Chevron Corporation (CVX)
Price - $101.05
Yield - 3.2%
Chevron is one of the world's leading integrated energy companies, with worldwide operations and many different businesses.
A dividend contender, CVX has increased it's dividend payout for the past 24 years, and the past 5 years have averaged growth of 10%. The dividend was raised twice in 2011, for a total of 11%.
JPMorgan Chase & Co. (JPM)
Price - $31.47
Yield - 3.2%
JPMorgan Chase & Co. is a leading global financial services firm with assets of $2.1 trillion and operations in more than 60 countries.
Like most large US banks, the dividend took a big cut in 2009 - a 65% slash from $1.52 in 2008 to just $0.53 in 2010, and then another cut to $0.20 in 2010. 2011 came back with a vengeance however, with a whopping 400% increase, from $0.05 to $0.25 per quarter.
The Home Depot, Inc. (HD)
Price - $37.84
Yield - 3.1%
The Home Depot, Inc. is a home improvement retailer. The Home Depot stores sell an assortment of building materials, home improvement, and lawn and garden products and provide a number of services.
After a few years of no dividend growth, HD has gotten into the swing of yearly increases, paying out raises in 2010 and 2011. The latest dividend increase of 16% came on the back of solid Q3 results, including 4% revenue growth and 18% earnings growth over the same period last year.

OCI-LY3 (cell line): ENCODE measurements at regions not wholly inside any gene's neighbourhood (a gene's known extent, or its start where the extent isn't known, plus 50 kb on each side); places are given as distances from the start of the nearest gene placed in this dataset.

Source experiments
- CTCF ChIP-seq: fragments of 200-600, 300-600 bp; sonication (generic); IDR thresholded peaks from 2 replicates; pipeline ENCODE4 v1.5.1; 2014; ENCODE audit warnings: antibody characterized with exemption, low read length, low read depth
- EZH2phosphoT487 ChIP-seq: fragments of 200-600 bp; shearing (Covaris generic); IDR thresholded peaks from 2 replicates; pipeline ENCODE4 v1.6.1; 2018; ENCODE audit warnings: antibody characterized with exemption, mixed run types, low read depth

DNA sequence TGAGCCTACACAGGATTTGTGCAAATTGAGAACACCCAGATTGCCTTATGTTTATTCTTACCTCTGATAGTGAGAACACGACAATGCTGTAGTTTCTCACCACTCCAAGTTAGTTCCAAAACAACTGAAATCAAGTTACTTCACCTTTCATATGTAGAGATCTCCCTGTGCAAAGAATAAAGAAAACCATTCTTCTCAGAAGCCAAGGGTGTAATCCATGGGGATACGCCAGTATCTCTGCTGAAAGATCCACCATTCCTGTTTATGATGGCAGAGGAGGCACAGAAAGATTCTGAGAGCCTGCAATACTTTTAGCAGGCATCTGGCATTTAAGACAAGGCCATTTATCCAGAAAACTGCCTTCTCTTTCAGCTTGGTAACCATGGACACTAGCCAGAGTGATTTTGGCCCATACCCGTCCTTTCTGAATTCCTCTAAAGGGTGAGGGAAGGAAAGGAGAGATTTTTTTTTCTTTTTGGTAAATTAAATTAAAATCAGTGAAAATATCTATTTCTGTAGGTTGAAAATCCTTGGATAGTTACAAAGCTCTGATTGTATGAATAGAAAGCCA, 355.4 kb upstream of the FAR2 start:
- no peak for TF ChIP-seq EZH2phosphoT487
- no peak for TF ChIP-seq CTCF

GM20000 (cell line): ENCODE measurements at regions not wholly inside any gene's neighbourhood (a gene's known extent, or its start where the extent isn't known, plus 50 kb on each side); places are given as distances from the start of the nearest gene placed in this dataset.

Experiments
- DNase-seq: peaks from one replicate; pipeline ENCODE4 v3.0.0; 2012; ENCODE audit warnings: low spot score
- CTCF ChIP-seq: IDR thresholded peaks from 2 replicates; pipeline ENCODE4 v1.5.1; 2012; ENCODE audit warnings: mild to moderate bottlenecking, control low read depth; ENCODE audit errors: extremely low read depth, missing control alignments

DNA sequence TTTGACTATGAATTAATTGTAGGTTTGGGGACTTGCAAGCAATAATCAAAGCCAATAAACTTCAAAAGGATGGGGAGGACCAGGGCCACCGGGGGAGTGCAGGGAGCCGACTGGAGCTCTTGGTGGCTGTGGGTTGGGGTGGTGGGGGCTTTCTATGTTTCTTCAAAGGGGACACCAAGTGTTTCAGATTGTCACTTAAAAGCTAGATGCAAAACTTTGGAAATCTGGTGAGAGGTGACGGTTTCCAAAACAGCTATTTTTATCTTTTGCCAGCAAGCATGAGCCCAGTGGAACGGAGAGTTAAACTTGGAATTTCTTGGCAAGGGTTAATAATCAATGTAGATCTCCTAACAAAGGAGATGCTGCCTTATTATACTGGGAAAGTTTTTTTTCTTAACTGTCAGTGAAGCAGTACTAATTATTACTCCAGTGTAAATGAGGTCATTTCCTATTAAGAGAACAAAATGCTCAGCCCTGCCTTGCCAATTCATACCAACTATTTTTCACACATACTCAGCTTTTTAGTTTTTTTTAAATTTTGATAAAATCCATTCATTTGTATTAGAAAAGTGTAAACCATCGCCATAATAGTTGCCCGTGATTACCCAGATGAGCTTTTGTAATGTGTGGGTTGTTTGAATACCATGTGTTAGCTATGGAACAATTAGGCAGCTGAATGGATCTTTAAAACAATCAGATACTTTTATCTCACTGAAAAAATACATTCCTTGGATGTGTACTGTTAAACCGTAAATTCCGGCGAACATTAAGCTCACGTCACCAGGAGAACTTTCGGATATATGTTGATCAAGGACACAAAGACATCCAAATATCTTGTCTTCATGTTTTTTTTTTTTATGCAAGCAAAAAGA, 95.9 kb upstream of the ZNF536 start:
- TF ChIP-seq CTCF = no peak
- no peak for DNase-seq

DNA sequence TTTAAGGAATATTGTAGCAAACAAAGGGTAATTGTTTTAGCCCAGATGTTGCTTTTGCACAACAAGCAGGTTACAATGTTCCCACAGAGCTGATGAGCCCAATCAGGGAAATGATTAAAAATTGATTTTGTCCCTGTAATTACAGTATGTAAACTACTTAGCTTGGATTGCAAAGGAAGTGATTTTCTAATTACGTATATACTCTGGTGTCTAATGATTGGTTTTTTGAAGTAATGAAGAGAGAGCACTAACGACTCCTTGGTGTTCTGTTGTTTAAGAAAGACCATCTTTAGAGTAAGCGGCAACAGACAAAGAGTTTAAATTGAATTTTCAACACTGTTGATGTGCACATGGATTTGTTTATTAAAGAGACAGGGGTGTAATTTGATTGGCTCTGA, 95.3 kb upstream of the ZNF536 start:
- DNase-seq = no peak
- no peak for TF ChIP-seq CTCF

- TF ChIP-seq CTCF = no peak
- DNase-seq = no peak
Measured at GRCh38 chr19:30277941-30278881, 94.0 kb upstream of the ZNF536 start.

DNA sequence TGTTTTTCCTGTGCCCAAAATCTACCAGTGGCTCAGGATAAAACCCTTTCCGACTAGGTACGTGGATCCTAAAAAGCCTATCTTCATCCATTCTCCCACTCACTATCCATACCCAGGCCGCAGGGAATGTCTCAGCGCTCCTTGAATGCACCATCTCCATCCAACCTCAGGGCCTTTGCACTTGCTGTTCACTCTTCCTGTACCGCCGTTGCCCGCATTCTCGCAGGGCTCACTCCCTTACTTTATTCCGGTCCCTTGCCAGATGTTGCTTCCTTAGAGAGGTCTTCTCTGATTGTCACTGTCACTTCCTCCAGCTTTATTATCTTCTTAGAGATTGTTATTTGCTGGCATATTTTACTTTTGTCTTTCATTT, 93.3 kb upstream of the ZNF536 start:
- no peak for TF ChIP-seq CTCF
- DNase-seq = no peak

Microsoft Corporation (MSFT)
Price - $26.07
Yield - 3.1%
Microsoft Corporation is engaged in developing, licensing and supporting a range of software products and services. It also designs and sells hardware, and delivers online advertising to the customers.
Though a questionable history of acquisitions, the company has strong fundamentals, and a great balance sheet. MSFT has gotten into the rhythm of raising dividends yearly, though they never seem to fully commit. They won't be posting results of the Skype acquisition till Q2 of 2012, and many investors are interested to see those numbers.
McDonalds Corporation (MCD)
Price - $93.15
Yield - 3%
McDonald’s Corporation franchises and operates McDonald’s restaurants in the global restaurant industry.
A dividend aristocrat, MCD has raised distributions for the past 35 years, with a CAGR over the past 10 years over 20%. The company has been successful at changing with the times by adding healthier options to their menus, in addition to premium products, such as the McCafe beverage line. The stock has had a good year, up about 24% since the beginning of 2011.
Disclosure: I am long JNJ, INTC, MCD.